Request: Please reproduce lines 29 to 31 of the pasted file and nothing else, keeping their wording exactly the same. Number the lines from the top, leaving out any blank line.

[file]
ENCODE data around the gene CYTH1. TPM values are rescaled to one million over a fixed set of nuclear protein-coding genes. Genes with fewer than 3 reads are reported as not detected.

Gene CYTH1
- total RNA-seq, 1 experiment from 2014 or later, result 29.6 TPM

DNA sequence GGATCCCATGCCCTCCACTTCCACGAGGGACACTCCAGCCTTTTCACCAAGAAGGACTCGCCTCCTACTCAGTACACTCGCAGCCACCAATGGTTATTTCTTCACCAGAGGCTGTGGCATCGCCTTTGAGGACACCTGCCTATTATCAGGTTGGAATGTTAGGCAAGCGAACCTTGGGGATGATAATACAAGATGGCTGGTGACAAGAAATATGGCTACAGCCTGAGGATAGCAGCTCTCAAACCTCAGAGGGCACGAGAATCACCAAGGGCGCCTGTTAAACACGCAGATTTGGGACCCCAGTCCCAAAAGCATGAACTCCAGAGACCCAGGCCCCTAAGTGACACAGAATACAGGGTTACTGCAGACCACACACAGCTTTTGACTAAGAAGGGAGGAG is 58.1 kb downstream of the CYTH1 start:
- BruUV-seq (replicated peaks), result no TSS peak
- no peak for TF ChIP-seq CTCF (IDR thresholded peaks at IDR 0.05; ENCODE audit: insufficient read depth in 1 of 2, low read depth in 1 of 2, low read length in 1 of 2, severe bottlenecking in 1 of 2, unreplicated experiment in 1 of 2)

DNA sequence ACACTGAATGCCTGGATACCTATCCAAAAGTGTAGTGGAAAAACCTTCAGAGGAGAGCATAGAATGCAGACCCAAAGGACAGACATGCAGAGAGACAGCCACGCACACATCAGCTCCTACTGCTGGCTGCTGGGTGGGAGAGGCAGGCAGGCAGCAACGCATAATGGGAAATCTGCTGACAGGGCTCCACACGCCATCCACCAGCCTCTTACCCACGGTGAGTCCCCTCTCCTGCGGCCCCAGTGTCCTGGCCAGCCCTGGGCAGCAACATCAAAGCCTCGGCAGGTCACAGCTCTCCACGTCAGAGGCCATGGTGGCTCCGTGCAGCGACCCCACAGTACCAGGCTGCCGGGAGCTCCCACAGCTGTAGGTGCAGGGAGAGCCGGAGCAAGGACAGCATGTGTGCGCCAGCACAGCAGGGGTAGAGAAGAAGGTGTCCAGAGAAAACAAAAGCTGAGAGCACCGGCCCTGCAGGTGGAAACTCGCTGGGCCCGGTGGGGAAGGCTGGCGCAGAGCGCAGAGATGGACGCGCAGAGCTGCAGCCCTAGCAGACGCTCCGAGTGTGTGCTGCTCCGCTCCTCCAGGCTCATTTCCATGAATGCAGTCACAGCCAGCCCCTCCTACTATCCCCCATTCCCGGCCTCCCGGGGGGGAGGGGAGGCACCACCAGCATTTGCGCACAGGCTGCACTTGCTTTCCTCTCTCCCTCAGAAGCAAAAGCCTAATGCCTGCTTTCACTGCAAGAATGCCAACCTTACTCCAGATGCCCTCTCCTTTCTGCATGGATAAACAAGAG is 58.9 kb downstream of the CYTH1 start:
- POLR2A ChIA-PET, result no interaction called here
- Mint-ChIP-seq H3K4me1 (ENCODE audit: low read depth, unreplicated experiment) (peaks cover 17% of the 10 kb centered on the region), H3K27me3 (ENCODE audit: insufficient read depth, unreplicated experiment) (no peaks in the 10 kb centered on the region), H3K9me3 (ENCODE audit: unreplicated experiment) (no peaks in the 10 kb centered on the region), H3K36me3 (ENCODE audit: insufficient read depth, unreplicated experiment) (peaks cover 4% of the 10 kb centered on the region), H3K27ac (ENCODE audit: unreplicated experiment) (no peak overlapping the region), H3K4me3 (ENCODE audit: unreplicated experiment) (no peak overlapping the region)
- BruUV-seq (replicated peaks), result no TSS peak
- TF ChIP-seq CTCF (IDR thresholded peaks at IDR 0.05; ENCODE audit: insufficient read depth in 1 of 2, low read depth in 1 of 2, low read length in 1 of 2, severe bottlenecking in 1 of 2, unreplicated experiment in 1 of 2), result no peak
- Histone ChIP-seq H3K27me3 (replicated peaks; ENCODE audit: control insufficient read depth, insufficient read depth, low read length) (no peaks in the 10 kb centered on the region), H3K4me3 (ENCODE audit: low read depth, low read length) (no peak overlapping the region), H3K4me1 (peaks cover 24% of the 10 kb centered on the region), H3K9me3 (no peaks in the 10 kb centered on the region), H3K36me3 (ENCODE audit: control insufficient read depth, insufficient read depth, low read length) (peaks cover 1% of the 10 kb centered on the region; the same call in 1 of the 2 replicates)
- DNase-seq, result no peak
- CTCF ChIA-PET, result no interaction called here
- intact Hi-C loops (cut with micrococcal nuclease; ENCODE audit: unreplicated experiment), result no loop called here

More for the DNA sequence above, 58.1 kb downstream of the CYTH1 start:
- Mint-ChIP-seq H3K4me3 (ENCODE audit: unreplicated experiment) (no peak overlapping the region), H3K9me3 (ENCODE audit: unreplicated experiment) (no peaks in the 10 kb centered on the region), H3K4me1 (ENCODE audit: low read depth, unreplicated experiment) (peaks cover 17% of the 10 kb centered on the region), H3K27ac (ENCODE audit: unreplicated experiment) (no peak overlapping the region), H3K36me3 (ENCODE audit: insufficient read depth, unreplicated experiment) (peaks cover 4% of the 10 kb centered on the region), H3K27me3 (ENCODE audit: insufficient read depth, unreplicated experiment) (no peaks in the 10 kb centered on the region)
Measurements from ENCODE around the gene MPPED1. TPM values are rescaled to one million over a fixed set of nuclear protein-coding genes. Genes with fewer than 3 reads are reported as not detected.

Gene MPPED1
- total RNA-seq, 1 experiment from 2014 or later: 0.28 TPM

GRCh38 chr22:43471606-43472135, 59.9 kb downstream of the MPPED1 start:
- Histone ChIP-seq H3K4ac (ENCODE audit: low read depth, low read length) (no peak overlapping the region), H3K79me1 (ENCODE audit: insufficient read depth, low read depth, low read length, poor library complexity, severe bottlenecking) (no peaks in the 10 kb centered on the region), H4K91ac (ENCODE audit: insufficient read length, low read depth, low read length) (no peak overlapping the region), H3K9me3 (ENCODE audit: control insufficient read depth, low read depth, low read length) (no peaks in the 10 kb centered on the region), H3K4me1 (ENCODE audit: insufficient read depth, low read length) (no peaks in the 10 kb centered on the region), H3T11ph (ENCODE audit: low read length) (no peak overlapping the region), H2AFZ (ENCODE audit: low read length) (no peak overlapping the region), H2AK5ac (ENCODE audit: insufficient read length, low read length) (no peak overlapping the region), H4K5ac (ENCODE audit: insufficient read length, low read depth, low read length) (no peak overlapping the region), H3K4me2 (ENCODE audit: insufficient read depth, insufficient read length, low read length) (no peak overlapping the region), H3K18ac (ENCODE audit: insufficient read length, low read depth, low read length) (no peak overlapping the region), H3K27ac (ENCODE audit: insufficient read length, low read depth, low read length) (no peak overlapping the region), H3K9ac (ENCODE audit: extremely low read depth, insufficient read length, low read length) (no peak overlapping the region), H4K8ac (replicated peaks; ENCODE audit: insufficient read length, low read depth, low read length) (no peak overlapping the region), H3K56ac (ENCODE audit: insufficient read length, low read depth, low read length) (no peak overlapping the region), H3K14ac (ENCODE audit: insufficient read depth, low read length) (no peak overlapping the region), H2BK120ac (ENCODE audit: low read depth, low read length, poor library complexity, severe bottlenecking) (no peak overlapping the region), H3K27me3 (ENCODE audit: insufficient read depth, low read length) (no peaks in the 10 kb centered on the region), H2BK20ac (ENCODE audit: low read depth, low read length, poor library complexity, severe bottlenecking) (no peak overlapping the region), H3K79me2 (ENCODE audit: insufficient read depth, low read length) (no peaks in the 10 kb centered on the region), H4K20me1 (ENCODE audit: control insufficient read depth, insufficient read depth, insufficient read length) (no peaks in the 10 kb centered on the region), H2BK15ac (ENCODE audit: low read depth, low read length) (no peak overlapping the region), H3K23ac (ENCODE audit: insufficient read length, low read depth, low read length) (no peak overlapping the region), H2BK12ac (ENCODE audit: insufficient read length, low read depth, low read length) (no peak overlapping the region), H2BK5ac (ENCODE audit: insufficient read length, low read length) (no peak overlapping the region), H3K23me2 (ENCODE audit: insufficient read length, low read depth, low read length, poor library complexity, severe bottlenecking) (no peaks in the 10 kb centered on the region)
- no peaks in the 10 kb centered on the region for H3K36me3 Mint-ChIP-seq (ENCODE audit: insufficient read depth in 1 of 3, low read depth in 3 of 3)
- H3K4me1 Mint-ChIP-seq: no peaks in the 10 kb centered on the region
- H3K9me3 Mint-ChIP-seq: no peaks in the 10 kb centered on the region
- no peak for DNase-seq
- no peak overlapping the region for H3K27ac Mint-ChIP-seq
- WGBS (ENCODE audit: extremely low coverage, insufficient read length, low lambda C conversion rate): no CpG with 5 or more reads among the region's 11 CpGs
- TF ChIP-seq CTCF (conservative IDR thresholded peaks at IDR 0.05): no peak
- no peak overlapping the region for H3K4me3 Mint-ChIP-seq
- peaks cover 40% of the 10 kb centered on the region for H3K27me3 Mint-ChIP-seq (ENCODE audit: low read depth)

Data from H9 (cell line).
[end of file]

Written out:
- TF ChIP-seq CTCF (conservative IDR thresholded peaks at IDR 0.05): no peak
- no peak overlapping the region for H3K4me3 Mint-ChIP-seq
- peaks cover 40% of the 10 kb centered on the region for H3K27me3 Mint-ChIP-seq (ENCODE audit: low read depth)